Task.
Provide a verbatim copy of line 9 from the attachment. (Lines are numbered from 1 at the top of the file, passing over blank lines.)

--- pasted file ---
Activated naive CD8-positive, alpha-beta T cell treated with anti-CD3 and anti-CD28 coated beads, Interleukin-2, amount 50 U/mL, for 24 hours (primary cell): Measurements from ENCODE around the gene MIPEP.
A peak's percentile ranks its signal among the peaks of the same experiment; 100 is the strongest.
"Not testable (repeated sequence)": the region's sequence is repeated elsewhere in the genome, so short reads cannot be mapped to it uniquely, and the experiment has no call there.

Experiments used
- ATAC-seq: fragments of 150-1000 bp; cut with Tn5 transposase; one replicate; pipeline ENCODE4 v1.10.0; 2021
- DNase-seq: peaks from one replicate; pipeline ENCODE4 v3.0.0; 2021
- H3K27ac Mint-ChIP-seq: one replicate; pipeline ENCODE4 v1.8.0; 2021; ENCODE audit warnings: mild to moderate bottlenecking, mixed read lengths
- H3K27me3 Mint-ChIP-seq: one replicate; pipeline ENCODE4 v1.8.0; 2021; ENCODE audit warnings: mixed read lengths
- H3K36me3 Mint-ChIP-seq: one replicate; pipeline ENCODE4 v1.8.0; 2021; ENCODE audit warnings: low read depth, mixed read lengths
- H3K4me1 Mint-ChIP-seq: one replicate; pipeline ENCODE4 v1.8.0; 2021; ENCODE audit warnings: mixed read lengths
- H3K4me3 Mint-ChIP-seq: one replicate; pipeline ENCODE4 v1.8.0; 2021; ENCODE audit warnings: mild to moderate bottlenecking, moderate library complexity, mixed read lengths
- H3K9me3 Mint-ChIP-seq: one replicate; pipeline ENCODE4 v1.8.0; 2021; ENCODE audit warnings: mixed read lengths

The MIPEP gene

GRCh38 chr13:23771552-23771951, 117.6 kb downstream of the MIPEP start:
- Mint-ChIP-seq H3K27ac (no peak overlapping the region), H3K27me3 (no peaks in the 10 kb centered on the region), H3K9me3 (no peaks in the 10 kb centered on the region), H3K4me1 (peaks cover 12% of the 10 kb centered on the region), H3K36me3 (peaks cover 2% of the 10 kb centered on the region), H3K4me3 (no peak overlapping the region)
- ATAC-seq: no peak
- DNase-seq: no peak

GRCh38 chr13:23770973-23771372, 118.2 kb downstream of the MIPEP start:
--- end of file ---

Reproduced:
- H3K36me3 Mint-ChIP-seq: one replicate; pipeline ENCODE4 v1.8.0; 2021; ENCODE audit warnings: low read depth, mixed read lengths